Who else will always understand you, never betray you, never disappoint you, and never hurt you (well, except by digging their claws into you)? For an introvert, the answer is more than obvious.

9. It's good that this party is not far from my house

When an introvert is going to a party (unless, of course, it is at his best friend's house and not in his favorite bar), he worries much less when he knows that his house is nearby. It’s easier for introverts to get out of their comfort zone if it doesn’t have to move away from the most comfortable place for them. nine0003

10. Wouldn't it be better to read a book?

Of course, extroverts also love to read. But perhaps only introverts will understand what it's like: in the midst of a party in a noisy bar or any other place where they would have to party to the fullest, start thinking about the book that they left at home.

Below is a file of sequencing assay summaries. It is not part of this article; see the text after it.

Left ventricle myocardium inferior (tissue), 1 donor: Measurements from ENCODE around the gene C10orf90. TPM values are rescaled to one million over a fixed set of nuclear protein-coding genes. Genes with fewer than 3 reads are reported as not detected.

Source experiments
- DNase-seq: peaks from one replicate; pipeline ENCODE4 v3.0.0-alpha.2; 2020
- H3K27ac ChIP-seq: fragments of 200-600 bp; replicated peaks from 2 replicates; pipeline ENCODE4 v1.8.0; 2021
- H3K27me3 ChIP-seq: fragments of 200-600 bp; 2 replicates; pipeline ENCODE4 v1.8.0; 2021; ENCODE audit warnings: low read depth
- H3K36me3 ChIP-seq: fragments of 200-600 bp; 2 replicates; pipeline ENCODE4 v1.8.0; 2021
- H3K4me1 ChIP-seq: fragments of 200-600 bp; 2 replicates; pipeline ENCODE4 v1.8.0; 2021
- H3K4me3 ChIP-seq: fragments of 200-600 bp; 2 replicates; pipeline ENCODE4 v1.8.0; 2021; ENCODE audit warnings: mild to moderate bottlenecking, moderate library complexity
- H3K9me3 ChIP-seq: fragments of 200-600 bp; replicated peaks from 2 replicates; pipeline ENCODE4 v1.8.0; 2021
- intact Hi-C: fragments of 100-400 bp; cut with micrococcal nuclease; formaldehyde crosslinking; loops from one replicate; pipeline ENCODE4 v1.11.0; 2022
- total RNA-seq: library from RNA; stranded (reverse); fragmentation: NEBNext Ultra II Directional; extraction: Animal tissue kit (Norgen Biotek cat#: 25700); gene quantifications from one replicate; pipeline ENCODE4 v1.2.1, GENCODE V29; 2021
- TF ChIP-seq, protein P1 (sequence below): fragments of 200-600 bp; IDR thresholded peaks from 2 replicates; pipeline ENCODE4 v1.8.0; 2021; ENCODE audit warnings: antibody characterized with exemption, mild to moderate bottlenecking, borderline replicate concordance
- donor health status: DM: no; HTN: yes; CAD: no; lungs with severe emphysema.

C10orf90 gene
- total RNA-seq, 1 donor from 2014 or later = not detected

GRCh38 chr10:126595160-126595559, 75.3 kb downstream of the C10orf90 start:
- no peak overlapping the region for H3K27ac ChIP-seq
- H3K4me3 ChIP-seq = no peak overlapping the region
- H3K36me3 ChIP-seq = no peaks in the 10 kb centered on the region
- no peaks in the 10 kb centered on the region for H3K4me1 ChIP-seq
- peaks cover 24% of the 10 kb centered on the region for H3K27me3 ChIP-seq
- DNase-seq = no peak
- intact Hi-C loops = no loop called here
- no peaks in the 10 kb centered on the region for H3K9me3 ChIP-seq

11. Please don't start a conversation with me just because we're sitting next to each other.

In cafes, cinemas, on airplanes—literally anywhere people can sit next to each other—introverts repeat this mantra over and over again. It's not that they don't like to talk. In fact, most introverts really like to find out something interesting about people they don't know. What they don't like is having to carry on a conversation with a complete stranger. This causes introverts a terrible discomfort. nine0003

12. I could sit in my pajamas now and watch my favorite TV series

Okay, okay. Of course, this thought is not limited to introverts. But introverts are still a little more common.